Unlike Violet, who sprung like Athena from Stillman’s head and lives in a world where campus coeds break into spontaneous musical numbers, Gerwig has enjoyed a standard youth devoid of magical realism and filled with drunken nights and regrettable sex. She doesn’t want to be old now, like Violet does; she just wants to be prepared for old age so that it doesn’t surprise her when it happens—and while she’s always made an effort to get better with each passing year, action has yet to catch up with intent. She’s currently reading both Willpower: Rediscovering the Greatest Human Strength and a book recommended in Willpower called Getting Things Done: The Art of Stress-Free Productivity, although she’s pretty sure she won’t actually follow any of their instructions. “I sort of went on a spree of, like, I need to get myself better than I am. So embarrassing,” she says. She’s also so unrelentingly messy that she came home to her Chinatown apartment one afternoon to find that her closet had been reorganized by one of her two guy roommates, Ariel Schulman, director of Catfish and Paranormal Activity 3, who has since moved out. “He was like, ‘Your closet was really hard to look at.’ Oh my god, it was like Oprah Winfrey had been there.”
Gerwig—who was raised in Sacramento, California, by her mom, a nurse, and her dad, who works at a bank handing out small-business loans—is the most loveable sort of train wreck, the kind who flails toward maturity with an unbalanced checkbook rather than on a cocaine bender. “Being an adult is hard!” she says, giggling, as she does quite often, mostly at herself, when she’s not laughing at tweets from shitgirlssay. (Her favorite: “Can someone give me Photoshop lessons?”) “It’s easy to be young. Think about how rare it is for someone to write an amazing book at 60. Anybody can be amazing when they’re 5.”
On this sunny morning in mid-December, Gerwig left her apartment without a key item of clothing: pants. Well, technically, she’s wearing yoga pants, the clingy kind that leave no room for modesty. She’d planned to go straight from our interview to a class at Om Yoga (of the many centers she’s tried, Om lets her lie down the most). The only problem is that the temperature at Housing Works has left her with no choice but to take off the long down coat she’d been using as a cover-up, forcing her to stay seated on the radiator so not to expose her cotton-encased butt to the entire room. Cracking up with embarrassment, she admits, “I feel a bit naked.”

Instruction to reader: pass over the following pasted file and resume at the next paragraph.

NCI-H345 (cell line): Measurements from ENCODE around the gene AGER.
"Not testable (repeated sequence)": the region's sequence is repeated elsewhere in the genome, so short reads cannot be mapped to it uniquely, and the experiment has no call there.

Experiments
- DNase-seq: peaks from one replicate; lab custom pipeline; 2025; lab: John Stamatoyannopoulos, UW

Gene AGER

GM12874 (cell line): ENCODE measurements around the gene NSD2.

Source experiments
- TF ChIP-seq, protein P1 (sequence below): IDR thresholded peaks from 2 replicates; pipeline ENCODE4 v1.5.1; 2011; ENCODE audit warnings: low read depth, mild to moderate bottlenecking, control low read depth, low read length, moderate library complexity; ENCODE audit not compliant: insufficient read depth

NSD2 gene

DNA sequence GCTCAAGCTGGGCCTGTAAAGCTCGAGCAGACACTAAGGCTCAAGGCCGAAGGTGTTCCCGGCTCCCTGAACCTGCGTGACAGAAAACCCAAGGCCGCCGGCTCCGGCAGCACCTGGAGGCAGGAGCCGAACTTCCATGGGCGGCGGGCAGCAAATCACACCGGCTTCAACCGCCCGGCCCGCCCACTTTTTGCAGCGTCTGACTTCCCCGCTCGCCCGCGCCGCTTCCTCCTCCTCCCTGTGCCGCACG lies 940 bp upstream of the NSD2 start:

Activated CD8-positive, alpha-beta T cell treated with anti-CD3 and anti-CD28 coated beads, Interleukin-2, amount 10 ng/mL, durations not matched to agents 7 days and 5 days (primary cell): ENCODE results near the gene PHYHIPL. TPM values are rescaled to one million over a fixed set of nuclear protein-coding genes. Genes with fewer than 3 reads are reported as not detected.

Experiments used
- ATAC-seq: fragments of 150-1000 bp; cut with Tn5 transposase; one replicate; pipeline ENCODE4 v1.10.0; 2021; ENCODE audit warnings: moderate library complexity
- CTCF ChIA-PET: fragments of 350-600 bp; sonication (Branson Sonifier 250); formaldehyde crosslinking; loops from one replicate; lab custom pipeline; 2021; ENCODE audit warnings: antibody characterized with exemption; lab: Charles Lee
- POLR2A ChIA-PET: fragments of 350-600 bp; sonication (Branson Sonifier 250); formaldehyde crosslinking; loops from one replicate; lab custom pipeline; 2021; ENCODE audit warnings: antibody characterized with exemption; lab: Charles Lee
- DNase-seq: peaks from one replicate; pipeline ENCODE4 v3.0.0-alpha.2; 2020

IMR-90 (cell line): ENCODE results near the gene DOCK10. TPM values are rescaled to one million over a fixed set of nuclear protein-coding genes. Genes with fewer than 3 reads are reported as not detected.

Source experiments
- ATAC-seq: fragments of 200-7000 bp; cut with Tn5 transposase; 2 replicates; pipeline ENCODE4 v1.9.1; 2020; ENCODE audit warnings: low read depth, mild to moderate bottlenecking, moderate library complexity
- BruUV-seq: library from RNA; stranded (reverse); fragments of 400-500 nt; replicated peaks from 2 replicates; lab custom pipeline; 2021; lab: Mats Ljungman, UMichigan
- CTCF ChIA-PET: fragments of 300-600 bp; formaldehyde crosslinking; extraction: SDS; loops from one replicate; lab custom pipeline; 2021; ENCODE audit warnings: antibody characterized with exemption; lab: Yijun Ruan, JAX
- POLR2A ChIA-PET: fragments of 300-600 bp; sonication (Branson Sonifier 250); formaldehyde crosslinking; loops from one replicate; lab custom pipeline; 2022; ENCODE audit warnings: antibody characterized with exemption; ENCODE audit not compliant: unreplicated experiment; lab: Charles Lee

Gerwig, however, doesn’t often shy away from showing more than a little skin. A sweetheart of the unfortunately named mid- 2000s mumblecore movement—talky relationship films with low budgets and basic aesthetics—she had no compunction about going full frontal while getting dressed in bad lighting or slowly picking blue towel fuzz off her nipples in her second movie, Hannah Takes the Stairs, which she co-wrote with director Joe Swanberg. The blundering sex scene she shared with Swanberg in 2008’s Nights and Weekends, which she also co-wrote and co-directed, looked so real that some critics wondered if it was. In an article about her supposed mainstream breakthrough in Noah Baumbach’s Greenberg, in which Ben Stiller’s character makes an awkward attempt at going down on her, The New York Times critic A.O. Scott describes her matter-of-fact removal of clothing as an activity “which is not infrequent.”
Her actual mainstream breakouts were mostly clothed, and very brief. She played Natalie Portman’s best friend in No Strings Attached and Russell Brand’s love interest in Arthur, both released last year. But her inherent Diane Keaton quality—simultaneously bumbling and beautiful, without any clear awareness of her beauty—seems much better suited to working with the two aging, eccentric auteur directors she idolized growing up in Sacramento, and whose movies made her want to relocate to New York: Whit Stillman and Woody Allen.
Last summer, she was in Rome to shoot Allen’s latest film, Nero Fiddled, in which she plays the girlfriend of fellow Allen devotee and old-age enthusiast, Jesse Eisenberg. She’s sure she got the role, at least in part, because during her first meeting with Allen, when he asked her why she lived in Chinatown, she said, “I know a guy. I don’t know why I said that. But he laughed, which made me feel so good. Then I made a joke about cellphone cameras, which didn’t go over as well. I was like, Greta, you’ve reached too high. You’ve flown too close to the sun.”
Inspired by Annie Hall, Gerwig recently went through a phase of wanting to adopt a uniform of only wearing menswear, which meant that sometimes she and her two male roommates lived in a slapstick comedy where they’d all walk out of their rooms wearing the same outfit. “I feel like everyone who accomplishes a lot creatively has a uniform,” Gerwig says. “It’s not true, but the idea somehow ended up in my head: Steve Jobs had a uniform, and I’m sure Newton did. I need a uniform.” Not long into her embrace of literal boyfriend shirts, she discovered that she didn’t have the body to pull off menswear. “I looked like the late-night talk show host on PBS, or someone who reads the news on Democracy Now!”